It is something--it can be everything--to have found a fellow bird with whom you can sit among the rafters while the drinking and boasting and reciting and fighting go on below; a fellow bird whom you look after and find bugs and seeds for, one who will patch your bruises and straighten your ruffled feathers and mourn over your hurts when you accidentally fly into something you can't handle.~Wallace Stegner (From The Spectator Bird)
She hadn't planned on the conversation. My sister told me she went out to walk her dog. Right before she was about to go inside, her neighbor pulled up beside her and rolled down her window. "There I stood in the middle of the cul-de-sac, but it was early in the morning so there was no one else around, no cars that we were holding up." My sister said that she had had little contact with the neighbor. They'd been friendly, talking about their plants and the weather, but nothing deep. However, the neighbor began to pour out something intimate, something intense. The neighbor said right there on the street with the window rolled down, "I don't know how my husband could do this to me. Am I just to forget about seventeen years of marriage? And now he's remarried and I don't have much money. I'm supposed to be retired and now I've had to find a job. I can't forget about him."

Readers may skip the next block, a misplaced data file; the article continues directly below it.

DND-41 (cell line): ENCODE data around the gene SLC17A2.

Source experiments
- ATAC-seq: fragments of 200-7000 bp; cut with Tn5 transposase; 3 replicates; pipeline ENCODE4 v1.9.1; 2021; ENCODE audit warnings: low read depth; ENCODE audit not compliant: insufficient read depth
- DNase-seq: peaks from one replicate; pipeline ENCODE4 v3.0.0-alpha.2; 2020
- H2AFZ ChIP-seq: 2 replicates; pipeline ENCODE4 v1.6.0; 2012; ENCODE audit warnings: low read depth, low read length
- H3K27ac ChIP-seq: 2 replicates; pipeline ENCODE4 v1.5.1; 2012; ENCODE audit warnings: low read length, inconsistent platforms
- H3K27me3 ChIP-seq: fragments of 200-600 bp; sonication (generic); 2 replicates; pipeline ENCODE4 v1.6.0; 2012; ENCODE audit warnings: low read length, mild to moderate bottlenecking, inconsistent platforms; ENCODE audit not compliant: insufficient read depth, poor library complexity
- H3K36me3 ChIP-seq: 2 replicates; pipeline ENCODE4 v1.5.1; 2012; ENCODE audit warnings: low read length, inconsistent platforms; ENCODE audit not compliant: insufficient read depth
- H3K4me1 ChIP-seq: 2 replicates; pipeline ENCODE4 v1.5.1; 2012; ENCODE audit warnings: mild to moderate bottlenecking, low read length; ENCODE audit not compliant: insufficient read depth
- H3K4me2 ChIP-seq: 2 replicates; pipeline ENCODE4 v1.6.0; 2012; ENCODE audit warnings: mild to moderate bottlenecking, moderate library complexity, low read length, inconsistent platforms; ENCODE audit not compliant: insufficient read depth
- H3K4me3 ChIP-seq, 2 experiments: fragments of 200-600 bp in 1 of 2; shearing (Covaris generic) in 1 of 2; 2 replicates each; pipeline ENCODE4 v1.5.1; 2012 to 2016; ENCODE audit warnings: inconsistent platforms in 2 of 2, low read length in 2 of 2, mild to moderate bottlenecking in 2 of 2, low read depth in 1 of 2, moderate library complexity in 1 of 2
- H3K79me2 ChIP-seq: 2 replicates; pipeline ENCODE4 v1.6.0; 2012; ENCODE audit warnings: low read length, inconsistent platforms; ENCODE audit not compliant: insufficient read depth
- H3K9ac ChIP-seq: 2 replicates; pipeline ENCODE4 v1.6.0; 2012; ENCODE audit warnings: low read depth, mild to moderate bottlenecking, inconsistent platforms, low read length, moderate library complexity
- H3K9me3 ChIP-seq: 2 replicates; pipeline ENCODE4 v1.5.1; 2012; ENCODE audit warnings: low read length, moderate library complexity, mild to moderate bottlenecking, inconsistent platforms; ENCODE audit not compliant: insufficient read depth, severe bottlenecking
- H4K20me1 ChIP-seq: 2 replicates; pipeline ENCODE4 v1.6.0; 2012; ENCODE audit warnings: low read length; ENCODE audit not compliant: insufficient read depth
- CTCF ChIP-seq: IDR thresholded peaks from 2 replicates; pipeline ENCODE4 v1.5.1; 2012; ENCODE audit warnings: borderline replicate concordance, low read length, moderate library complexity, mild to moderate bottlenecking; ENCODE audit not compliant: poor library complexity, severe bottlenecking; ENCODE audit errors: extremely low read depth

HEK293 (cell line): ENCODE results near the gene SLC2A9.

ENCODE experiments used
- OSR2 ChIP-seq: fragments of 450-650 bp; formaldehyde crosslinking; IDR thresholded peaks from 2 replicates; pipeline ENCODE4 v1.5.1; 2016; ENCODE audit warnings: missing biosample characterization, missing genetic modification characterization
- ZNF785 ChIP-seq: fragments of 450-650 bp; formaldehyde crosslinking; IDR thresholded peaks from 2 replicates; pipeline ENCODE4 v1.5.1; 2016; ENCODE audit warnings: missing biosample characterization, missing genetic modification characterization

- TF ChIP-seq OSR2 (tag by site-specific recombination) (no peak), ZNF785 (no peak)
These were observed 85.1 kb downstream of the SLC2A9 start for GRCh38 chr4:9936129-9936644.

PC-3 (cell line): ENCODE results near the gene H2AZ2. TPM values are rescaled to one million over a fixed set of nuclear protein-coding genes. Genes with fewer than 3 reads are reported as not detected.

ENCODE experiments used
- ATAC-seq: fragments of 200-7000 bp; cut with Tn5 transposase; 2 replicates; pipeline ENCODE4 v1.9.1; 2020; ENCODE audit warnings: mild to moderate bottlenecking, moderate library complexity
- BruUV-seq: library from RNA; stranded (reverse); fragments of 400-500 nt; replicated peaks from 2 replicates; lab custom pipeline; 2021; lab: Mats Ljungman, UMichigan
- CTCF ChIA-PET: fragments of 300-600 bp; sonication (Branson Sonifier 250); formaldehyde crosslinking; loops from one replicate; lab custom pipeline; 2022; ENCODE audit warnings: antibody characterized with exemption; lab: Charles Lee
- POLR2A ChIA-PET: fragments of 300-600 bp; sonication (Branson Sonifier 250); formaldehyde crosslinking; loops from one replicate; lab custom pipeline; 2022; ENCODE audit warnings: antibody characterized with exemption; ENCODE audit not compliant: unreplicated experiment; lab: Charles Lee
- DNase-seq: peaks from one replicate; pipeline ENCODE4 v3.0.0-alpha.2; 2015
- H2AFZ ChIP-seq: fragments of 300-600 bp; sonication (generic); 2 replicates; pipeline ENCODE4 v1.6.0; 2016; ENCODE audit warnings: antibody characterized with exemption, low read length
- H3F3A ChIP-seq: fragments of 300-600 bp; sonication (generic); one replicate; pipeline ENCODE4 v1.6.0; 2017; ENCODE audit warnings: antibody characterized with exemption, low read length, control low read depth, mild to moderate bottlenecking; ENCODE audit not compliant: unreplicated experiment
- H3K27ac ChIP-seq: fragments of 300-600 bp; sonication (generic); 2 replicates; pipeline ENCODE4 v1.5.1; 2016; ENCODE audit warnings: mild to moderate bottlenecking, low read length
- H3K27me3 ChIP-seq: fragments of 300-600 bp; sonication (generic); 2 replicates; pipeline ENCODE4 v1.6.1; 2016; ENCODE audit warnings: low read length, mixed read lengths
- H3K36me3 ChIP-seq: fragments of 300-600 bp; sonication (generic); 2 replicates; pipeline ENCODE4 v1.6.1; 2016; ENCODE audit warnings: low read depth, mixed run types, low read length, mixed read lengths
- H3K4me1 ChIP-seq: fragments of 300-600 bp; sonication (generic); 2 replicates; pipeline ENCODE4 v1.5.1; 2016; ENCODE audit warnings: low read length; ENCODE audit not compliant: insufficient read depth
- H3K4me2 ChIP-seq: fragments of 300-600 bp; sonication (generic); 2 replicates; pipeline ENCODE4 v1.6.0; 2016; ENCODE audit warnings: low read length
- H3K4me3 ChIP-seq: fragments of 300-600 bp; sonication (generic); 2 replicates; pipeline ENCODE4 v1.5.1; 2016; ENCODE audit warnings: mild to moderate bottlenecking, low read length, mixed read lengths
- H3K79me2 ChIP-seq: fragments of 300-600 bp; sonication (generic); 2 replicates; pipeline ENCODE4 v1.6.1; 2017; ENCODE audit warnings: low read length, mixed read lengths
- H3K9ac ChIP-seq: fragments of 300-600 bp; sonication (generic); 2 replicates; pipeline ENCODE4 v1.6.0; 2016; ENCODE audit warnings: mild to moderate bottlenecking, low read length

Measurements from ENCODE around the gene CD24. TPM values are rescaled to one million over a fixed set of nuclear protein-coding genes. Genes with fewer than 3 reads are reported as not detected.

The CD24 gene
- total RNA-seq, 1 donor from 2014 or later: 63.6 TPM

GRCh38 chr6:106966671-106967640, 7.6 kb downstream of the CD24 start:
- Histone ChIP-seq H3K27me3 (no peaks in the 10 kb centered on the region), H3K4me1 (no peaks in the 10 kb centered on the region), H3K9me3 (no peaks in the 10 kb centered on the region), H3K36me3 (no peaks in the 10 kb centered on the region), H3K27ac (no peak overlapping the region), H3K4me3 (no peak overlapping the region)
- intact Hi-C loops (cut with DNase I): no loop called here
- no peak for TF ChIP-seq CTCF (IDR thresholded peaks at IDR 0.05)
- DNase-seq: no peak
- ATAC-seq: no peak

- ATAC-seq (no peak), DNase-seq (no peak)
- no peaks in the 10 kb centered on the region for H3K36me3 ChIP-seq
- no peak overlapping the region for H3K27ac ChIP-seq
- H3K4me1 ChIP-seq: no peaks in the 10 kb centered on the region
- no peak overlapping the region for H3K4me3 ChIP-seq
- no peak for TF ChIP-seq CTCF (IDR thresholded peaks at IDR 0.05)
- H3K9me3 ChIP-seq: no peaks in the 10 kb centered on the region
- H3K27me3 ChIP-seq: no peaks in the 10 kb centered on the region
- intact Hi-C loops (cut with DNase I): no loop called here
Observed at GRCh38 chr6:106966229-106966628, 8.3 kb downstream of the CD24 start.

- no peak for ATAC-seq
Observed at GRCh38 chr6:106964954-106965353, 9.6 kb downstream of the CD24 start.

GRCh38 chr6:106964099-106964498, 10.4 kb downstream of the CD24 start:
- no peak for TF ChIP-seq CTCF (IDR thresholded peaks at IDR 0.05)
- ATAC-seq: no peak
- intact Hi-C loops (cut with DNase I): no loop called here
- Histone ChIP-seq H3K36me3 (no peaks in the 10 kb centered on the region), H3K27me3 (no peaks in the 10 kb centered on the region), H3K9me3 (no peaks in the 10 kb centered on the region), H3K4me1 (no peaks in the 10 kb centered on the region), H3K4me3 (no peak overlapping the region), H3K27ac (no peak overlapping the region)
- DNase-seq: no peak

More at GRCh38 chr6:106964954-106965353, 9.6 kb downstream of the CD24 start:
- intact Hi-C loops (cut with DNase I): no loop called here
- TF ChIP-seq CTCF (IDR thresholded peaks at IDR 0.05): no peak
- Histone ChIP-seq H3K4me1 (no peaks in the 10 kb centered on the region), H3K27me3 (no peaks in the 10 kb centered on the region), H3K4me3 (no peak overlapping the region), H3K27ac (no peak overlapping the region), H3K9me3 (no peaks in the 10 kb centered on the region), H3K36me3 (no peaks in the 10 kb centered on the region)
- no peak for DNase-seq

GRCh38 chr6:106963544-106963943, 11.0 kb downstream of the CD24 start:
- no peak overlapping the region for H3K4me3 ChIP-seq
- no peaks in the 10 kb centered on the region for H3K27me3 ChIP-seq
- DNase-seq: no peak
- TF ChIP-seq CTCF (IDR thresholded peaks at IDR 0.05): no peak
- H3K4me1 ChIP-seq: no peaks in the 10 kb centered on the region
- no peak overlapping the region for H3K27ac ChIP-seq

My sister said her dog laid down in the street, sensing not to pull on the lead to get into the house for his kibble.
What we cannot recognize, we oftentimes will not protect.~Taylor Brorby (From Boys And Oil)